You ultimately don't have to agree with that if you chose not to.
Well no, if it compromises you commercially and you hold that genuinely and you can, you know you can adequately justify that to a court, there isn't any amount of good faith provisions that are going to mean that the court will find that you've negotiated in bad faith. Now one of the things that the amendments do is that they change the burden of proof in relation to good faith such that the developer now has to prove they have negotiated in good faith rather than at the present time the Native Title party has to satisfy the onus that the developer hasn't negotiated in good faith. So there's going to be a switching of the burden there. So there's an attempt to sort of make it harder for the developer to get over the good faith hurdle.
Well what practical changes then will parties to native title negotiations need to make if these amendments are passed?
Well I think that there'll need to be a very careful and clear documentation of your right to negotiate process, so that you've got you know an adequate evidentiary base to satisfy the onus that you've negotiated in good faith. Now anyone who's done this for any period of time will already be doing that so it's not going to change. For instance it's not going to change our practice in relation to good faith, because we're already doing that level of documentation of what we've done to respond and how, you know how long it's taken us and those kinds of things. The practical changes in relation to Indigenous Land Use agreements might well require some greater attention to the way authorisation of the agreements is done, and I could imagine that people will be even more concerned to identify in the case where there's no legislative claim who has a prima facie interest in the area, that process of identification of the right parties is going to be therefore – is going to therefore require a lot more concentration.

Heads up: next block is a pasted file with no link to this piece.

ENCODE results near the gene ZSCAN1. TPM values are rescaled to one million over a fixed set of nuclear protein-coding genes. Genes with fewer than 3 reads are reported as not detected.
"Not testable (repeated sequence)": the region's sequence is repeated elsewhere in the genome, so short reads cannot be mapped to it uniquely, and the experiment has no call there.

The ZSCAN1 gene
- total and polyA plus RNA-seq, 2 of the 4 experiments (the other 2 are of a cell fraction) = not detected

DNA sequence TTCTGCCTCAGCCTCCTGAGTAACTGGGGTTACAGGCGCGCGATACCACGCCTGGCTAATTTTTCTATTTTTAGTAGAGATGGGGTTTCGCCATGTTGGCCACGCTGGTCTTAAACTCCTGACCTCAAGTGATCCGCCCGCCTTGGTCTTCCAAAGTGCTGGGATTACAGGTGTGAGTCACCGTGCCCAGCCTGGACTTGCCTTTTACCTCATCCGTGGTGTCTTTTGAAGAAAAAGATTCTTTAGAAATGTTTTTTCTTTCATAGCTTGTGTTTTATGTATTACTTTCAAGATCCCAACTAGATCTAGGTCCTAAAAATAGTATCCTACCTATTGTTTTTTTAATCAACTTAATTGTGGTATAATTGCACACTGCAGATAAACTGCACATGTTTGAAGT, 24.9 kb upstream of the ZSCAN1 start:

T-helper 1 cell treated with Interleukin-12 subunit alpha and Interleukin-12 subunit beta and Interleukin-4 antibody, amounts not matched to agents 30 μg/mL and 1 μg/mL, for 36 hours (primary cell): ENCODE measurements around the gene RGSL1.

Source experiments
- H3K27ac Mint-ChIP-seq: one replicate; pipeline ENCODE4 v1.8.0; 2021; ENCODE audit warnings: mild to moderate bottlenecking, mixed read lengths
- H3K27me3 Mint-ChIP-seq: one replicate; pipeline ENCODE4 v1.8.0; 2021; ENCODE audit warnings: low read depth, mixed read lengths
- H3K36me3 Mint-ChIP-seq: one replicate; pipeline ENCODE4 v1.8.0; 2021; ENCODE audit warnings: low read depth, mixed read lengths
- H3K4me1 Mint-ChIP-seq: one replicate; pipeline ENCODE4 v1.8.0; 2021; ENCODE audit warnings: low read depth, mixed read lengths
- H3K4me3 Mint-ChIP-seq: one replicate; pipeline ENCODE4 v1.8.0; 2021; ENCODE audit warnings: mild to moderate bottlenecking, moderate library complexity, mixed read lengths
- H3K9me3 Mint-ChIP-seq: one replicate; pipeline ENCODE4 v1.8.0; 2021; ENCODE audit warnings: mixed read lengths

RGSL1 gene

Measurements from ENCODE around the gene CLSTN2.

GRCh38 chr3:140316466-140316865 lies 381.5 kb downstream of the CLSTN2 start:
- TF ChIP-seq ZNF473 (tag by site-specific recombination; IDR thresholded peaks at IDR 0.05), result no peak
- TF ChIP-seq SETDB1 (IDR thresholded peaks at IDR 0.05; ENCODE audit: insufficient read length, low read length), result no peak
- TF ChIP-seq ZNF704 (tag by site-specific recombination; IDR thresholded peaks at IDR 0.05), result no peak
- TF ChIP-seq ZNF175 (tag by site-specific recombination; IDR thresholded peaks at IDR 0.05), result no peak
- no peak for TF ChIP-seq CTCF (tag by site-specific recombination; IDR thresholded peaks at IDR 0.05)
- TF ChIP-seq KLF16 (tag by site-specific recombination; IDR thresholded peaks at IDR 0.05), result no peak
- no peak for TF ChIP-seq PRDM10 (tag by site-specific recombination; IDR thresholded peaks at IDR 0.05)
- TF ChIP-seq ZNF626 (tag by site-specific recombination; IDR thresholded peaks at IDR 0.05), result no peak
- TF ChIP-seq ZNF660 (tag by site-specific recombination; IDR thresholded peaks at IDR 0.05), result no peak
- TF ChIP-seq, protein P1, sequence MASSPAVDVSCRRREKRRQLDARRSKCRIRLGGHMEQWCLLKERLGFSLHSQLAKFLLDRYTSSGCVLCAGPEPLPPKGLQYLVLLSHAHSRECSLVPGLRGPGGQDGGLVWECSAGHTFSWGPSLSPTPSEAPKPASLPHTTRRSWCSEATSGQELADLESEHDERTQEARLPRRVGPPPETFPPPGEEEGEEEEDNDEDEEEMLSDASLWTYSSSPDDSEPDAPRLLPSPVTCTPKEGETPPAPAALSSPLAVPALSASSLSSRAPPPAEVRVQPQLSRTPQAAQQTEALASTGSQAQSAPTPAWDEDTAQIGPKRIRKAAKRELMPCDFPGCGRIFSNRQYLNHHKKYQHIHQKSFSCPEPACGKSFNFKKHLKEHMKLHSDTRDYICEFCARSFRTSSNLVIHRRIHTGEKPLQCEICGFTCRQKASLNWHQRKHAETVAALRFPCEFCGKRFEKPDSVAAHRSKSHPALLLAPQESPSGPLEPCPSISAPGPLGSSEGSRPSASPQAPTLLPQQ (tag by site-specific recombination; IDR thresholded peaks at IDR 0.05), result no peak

And Jonathan do you think these changes will have a positive effect on Native Title negotiations overall?
It depends on whose point of view you're looking at. I think it will – it will create some clarity for those who are engaged in Indigenous Land Use Agreement negotiations, so it will have a positive effect there, because the case law that's you know been handed down in the last six to 12 months in relation to authorisation has been a little bit confusing. I think though that the – the amendments to the good faith provisions I think will create a whole new sag of case law about what it means to negotiate in good faith when we've got plenty of guidance already, and so I think the attempt to beef up good faith is a retrograde step in my view, I just don't think that will have a positive effect on – on the process. I don't see any difficulty with the extension from six to eight months of a negotiation period because by enlarge most right to negotiate procedures go at least that long anyway, before people go to arbitration.
Well Courtney, just I guess as a final question, has the government indicated when we're likely to see a draft Bill?
They haven't made any firm indication but we expect that it will probably go before parliament next year when they reconvene for the new year, it's not looking like it's going to be introduced before the end of this year's out.
Okay well it will be something that everyone will be keeping an eye on. Jonathan and Courtney thank you so much for joining me today.
Thanks very much Kate.